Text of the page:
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Green groups protest open pit mine ban reversal

26 Matulungin St. Central Dist., Diliman, Quezon City, Philippines, 1100
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06 November 2017

Green groups protest open pit mine ban reversal

Environmental network Kalikasan People’s Network for the Enironment (Kalikasan PNE) led peasant and indigenous people’s organizations in a protest action outside the Department of Environment and Natural Resources (DENR), calling on the agency to uphold its national ban on prospective open-pit mining projects.

“The reversal of the national open pit mining ban would lead to the commencement of new open-pit mines without the necessary regulatory rigor. This would lead to the wholesale destruction of agricultural lands, watersheds, and other critical ecosystems as we have experienced in abandoned mines from Marinduque to Rapu-Rapu,” said Clemente Bautista, national coordinator of Kalikasan PNE.

DENR Secretary Roy Cimatu recently announced that he will accept the recommendation of the Mining Industry Coordinating Council, a multi-stakeholder body mandated to review mining policies and programs, to reverse the ban imposed during the stint of former environment secretary Gina Lopez. Cimatu is set to endorse the MICC’s recommendation in the earliest possible Cabinet meeting of Duterte set this week.

“The past 22 years under the policy framework of the Mining Act of 1995 did nothing to ensure that high-risk projects such as open pit mines are effectively regulated. The fact that the DENR’s national mining audit found 68 percent of commercially operating mines means the country’s mining industry is in no position to safely manage additional open pit mines,” said Bautista.

In August 1996, a year after the Mining Act was passed, the open-pit mine of the Marcopper mining company, now owned by Canadian miner Barrick Gold, caused a massive mine spill that poured 1.6 million metric tons of toxic mine tailings into the Boac River. Water samples in affected river tributaries exhibited heavy metal contamination 1,300 percent above human tolerable levels. A legal case was filed against the company in 2005, but no resolution is still in sight 12 years after.

In 2015, an environmental investigation mission by scientist group AGHAM revealed that the Rapu-Rapu open pit mine in Albay, a flagship project of the previous Arroyo administration, was left unrehabilitated even as its South Korean owner KORES spending all of its P158 million Mining Rehabilitation Fund. Water tests demonstrated continuing toxic acid mine drainage generation in one of the creeks downstream from the abandoned mine, registering extreme acidity with pH levels of 3.25 to 3.42 far exceeding the DENR standards for irrigation.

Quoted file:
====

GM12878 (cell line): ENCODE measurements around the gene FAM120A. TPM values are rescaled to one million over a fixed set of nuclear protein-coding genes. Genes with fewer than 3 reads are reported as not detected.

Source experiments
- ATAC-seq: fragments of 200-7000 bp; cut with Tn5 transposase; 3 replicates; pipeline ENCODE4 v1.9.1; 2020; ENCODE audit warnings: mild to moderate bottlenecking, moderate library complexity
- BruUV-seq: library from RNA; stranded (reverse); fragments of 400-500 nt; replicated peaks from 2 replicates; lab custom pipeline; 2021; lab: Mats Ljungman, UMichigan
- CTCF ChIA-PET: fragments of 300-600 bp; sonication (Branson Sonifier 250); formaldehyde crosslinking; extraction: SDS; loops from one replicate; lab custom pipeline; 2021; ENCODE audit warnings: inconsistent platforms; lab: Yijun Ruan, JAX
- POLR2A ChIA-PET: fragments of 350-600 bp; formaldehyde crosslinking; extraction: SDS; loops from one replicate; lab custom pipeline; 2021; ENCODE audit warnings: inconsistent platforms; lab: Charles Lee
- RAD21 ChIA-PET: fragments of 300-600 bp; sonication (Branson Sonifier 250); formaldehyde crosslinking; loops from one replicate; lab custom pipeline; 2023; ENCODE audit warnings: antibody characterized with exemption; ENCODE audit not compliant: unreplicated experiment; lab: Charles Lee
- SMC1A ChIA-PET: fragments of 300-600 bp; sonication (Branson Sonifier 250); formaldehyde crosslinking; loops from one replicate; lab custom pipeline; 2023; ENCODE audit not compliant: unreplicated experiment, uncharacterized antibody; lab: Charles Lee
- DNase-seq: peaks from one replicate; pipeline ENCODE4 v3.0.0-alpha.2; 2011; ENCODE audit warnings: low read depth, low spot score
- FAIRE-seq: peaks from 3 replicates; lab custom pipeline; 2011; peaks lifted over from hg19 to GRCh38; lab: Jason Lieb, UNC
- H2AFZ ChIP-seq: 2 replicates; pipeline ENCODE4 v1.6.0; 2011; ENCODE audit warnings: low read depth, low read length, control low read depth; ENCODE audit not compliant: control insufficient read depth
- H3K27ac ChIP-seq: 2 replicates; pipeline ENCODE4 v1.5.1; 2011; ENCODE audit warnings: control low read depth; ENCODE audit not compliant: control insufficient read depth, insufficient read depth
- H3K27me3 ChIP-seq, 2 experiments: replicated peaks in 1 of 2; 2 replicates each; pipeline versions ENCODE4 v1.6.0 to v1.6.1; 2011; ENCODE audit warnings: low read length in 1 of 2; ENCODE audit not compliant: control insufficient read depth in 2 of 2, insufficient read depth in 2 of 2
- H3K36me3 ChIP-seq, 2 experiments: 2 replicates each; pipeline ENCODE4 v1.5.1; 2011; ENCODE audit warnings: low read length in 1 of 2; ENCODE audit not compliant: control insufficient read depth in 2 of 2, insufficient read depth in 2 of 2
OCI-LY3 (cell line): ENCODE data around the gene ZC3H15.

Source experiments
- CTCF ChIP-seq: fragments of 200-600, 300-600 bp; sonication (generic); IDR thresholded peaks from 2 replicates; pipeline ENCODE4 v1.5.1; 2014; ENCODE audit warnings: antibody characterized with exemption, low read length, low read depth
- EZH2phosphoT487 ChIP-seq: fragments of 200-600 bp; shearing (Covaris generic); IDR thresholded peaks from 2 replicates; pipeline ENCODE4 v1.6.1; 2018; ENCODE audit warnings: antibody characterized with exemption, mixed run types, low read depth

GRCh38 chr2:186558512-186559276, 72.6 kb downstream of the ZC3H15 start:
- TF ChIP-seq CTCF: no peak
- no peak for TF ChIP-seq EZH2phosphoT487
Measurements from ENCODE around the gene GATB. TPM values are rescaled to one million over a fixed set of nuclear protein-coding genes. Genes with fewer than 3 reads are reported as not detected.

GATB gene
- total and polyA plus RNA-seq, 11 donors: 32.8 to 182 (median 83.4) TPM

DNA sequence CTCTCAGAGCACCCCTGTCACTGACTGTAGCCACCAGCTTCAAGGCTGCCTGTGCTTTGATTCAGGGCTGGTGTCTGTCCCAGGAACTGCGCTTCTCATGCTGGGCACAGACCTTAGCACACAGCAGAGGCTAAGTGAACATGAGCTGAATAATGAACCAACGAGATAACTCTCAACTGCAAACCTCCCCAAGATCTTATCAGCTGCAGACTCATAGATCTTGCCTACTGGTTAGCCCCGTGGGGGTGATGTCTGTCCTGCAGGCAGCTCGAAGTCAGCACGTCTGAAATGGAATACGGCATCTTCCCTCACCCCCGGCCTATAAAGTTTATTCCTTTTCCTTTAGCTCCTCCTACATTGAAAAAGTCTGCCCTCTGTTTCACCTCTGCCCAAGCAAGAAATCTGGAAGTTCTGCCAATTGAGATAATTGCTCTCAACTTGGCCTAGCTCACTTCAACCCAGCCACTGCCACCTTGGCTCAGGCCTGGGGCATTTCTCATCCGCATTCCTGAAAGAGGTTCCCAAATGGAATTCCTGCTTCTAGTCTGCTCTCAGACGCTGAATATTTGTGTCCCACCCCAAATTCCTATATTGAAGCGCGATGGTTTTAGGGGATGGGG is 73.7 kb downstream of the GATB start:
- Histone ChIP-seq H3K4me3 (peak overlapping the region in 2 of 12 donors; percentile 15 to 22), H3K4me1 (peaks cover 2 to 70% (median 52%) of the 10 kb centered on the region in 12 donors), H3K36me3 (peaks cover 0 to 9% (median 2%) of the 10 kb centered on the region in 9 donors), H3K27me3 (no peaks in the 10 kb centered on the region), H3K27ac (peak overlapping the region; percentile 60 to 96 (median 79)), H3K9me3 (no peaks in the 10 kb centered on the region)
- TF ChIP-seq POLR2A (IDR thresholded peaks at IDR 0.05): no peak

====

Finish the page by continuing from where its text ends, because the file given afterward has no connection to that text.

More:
“Prospective open pit mines also have the bloodiest track records in securing their corporate interests. The Tampakan mining project, the largest mining project in Asia, is also the bloodiest with at least 12 extrajudicial killings of its critics and opponents monitored since 2001. The Tampakan mine is one of the projects that will benefit from the reversal of the open-pit mine ban,” said Bautista.

The groups demanded the Duterte government to reinstitute the open pit mine ban as a moratorium on all new projects using this technology until new mining policy reforms are put in place. They said a comprehensive mining policy proposal, House Bill 2715 or the People’s Mining Bill, is currently pending in Congress and should be prioritized by the government to ensure stronger environmental and socio-economic regulations over open-pit and other large-scale mines.

“No new open pit mine should commence until a new mining policy is put in place. As long as open-pit mining is framed in promoting foreign investments through lax regulations and allowing land and other natural resource grabs, it will always be a destructive endeavor detrimental to our national interest to protect national patrimony and the environment,” ended Bautista.#